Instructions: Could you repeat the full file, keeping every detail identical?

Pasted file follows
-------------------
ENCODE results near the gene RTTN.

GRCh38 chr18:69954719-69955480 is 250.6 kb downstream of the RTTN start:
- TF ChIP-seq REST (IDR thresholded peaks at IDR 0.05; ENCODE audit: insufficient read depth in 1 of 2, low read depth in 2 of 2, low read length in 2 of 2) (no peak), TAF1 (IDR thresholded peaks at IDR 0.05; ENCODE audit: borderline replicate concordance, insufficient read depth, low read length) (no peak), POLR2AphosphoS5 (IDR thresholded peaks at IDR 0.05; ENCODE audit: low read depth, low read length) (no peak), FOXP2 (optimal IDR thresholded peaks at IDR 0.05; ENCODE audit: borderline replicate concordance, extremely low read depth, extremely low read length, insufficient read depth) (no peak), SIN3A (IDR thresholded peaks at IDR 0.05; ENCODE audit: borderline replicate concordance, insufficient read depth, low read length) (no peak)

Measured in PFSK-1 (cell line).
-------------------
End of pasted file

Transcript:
ENCODE results near the gene RTTN.

GRCh38 chr18:69954719-69955480 is 250.6 kb downstream of the RTTN start:
- TF ChIP-seq REST (IDR thresholded peaks at IDR 0.05; ENCODE audit: insufficient read depth in 1 of 2, low read depth in 2 of 2, low read length in 2 of 2) (no peak), TAF1 (IDR thresholded peaks at IDR 0.05; ENCODE audit: borderline replicate concordance, insufficient read depth, low read length) (no peak), POLR2AphosphoS5 (IDR thresholded peaks at IDR 0.05; ENCODE audit: low read depth, low read length) (no peak), FOXP2 (optimal IDR thresholded peaks at IDR 0.05; ENCODE audit: borderline replicate concordance, extremely low read depth, extremely low read length, insufficient read depth) (no peak), SIN3A (IDR thresholded peaks at IDR 0.05; ENCODE audit: borderline replicate concordance, insufficient read depth, low read length) (no peak)

Measured in PFSK-1 (cell line).